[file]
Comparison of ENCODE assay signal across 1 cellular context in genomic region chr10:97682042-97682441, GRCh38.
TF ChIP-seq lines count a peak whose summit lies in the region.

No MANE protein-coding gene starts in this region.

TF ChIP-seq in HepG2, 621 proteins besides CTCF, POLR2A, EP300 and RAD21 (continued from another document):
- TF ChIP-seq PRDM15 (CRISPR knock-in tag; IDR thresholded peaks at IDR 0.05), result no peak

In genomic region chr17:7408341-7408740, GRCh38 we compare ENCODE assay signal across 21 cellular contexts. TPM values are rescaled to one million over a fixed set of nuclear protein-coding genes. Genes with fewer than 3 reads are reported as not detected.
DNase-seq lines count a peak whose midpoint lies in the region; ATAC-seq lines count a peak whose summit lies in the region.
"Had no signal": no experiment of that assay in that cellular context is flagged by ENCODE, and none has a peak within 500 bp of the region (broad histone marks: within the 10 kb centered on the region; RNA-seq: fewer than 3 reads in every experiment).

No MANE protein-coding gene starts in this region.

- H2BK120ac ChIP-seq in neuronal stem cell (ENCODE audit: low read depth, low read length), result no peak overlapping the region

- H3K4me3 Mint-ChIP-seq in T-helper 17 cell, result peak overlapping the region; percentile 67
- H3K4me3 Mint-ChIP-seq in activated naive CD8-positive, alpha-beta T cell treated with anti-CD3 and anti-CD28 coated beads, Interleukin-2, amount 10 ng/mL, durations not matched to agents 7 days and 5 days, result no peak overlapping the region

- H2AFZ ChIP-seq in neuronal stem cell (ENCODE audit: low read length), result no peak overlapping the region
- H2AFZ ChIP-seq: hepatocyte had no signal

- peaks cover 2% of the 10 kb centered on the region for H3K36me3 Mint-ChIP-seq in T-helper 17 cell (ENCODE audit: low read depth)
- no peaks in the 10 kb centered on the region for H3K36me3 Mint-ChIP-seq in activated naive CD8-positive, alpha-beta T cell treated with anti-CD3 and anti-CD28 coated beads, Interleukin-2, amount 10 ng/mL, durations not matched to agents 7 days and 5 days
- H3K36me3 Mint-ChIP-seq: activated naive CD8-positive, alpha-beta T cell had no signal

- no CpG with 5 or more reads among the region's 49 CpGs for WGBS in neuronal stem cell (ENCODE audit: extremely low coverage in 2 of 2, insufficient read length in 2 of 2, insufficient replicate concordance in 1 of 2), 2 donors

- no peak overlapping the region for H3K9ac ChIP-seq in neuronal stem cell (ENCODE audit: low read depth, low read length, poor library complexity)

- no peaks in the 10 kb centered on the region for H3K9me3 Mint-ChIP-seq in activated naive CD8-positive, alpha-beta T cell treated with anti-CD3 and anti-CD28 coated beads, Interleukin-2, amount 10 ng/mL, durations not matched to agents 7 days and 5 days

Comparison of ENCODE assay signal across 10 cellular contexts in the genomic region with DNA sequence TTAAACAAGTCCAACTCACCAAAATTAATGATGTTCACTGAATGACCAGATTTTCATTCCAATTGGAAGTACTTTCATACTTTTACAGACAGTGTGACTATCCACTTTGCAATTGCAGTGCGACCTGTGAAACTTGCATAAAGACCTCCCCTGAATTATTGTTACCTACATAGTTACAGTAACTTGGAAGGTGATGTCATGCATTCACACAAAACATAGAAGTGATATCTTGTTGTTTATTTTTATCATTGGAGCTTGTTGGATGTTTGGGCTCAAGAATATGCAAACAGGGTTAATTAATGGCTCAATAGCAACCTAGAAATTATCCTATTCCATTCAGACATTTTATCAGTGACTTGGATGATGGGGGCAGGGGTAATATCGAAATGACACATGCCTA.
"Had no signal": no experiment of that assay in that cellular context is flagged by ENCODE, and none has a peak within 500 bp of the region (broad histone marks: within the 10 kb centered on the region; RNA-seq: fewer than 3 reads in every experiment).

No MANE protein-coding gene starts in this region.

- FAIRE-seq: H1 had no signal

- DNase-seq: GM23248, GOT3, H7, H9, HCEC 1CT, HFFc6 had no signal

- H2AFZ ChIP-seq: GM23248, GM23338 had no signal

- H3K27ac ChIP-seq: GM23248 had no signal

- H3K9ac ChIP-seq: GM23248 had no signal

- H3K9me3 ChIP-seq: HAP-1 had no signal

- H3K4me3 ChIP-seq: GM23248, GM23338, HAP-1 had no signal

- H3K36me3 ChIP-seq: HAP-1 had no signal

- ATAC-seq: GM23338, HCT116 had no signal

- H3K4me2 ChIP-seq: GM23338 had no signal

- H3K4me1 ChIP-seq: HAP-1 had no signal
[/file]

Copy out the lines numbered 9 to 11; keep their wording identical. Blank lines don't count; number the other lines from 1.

No MANE protein-coding gene starts in this region.

- H2BK120ac ChIP-seq in neuronal stem cell (ENCODE audit: low read depth, low read length), result no peak overlapping the region

- H3K4me3 Mint-ChIP-seq in T-helper 17 cell, result peak overlapping the region; percentile 67